Return of the Estrela resolution

Publié le : 10 January 2014

 Although the Estrela resolution focusing on "sexual and genetic rights" was rejected twice, namely on 22 October and 10 December 2013 (Gènéthique press review on October 21st, 2014), the European Commission has just announced that it will make a statement on "non-discrimination in the framework of sexual and reproductive health" during the European Parliament’s next plenary session on 16 January in Strasbourg. This is one way of returning to the résolution Estrela (Estrela resolution), which aims to make abortion a basic right. 

In this respect, the Commission is basing its decision on Rule 110 of European Parliamentary Rules according to which "members of the Commission, Council and the European Council may at any time ask the President of Parliament for permission to make a statement". The article states that "when placing a statement with a debate on its agenda, Parliament should decide whether or not to wind up the debate with a resolution". Consequently, if it is not adopted by the Parliamentary Commission, the Estrela resolution could be represented "by a parallel procedure".      
This line has been taken despite the fact that the European Parliament adopted the following alternative resolution on 10 December 2013 (2013/2040 (INI)): "the definition and implementation of policies relating to health and sexual and genetic rights as well as sex education in schools come under Member State jurisdiction".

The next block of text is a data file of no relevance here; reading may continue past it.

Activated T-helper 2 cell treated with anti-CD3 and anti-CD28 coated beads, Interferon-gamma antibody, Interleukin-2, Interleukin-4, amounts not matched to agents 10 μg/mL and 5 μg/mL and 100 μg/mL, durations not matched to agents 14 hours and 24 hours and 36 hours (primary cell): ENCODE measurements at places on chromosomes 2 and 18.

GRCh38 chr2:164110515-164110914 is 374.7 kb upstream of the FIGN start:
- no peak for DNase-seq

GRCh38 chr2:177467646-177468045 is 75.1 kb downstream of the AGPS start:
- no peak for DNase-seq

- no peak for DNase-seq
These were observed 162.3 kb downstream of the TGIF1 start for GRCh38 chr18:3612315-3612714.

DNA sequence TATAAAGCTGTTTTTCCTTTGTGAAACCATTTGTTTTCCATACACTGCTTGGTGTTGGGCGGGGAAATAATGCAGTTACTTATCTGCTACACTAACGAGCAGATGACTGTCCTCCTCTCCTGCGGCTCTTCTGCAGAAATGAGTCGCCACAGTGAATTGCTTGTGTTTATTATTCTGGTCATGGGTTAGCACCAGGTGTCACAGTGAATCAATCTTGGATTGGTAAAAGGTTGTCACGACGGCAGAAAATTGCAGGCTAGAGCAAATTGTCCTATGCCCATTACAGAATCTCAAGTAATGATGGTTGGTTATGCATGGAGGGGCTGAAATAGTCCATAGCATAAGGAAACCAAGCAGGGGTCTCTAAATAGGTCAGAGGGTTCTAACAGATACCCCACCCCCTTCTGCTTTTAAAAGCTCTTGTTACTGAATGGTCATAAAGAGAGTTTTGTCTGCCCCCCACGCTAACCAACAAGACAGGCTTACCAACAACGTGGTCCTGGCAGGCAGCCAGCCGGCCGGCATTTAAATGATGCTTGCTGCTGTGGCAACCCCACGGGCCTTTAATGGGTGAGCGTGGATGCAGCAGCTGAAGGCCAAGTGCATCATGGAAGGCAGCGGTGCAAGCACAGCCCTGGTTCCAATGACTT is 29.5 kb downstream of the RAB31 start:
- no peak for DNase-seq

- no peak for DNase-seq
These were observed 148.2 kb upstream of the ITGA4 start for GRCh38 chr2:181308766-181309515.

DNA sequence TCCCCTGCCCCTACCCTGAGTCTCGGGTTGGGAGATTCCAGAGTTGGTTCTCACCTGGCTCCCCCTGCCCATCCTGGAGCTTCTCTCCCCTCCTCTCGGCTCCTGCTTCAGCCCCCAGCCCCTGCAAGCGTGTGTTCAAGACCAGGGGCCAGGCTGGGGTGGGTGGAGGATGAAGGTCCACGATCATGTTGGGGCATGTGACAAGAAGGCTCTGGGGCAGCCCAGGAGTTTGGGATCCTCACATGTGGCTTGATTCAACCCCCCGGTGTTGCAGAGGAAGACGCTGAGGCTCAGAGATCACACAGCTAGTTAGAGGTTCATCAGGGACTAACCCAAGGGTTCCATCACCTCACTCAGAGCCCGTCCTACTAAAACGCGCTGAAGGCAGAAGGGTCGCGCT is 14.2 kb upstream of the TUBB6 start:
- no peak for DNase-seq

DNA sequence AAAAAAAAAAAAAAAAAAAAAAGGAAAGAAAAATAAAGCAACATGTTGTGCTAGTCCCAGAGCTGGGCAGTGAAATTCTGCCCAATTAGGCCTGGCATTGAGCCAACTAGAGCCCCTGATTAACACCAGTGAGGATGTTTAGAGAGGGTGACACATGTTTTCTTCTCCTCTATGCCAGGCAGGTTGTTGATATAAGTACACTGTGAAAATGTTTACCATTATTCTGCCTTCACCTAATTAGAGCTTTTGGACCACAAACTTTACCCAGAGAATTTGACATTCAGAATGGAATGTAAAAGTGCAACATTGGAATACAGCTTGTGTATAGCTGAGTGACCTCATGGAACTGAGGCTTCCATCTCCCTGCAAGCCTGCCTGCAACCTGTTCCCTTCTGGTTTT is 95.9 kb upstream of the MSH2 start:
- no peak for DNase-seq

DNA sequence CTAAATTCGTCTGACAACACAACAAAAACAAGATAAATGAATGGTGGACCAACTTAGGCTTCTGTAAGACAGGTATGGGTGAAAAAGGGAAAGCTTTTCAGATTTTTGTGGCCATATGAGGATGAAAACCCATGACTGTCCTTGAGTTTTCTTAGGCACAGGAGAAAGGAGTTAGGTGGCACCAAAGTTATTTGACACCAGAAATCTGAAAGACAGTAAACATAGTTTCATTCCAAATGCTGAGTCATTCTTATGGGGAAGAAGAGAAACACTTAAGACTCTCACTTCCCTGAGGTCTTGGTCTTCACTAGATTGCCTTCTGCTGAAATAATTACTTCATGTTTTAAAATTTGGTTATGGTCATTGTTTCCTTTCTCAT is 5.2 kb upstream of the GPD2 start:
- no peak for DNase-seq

In concrete terms, this new offensive from those in favour of abortion is launched in a specific context. In fact, on 20 January, France will be ready to debate the draft law relating to equality for men and women in which several provisions have been "slyly incorporated" in order to "liberalise abortion," explains the Jérôme Lejeune Foundation. The Spanish Government has just adopted a draft law aimed at limiting recourse to abortion (Gènéthique press review on December 23rd, 2014). This initiative is welcomed by the Jérôme Lejeune Foundation since the previous draft bill was aimed at "limiting abortions of convenience and eugenic abortions" essentially prohibiting "the removal of a child before birth unless the mother’s health was at risk or she had been raped". 

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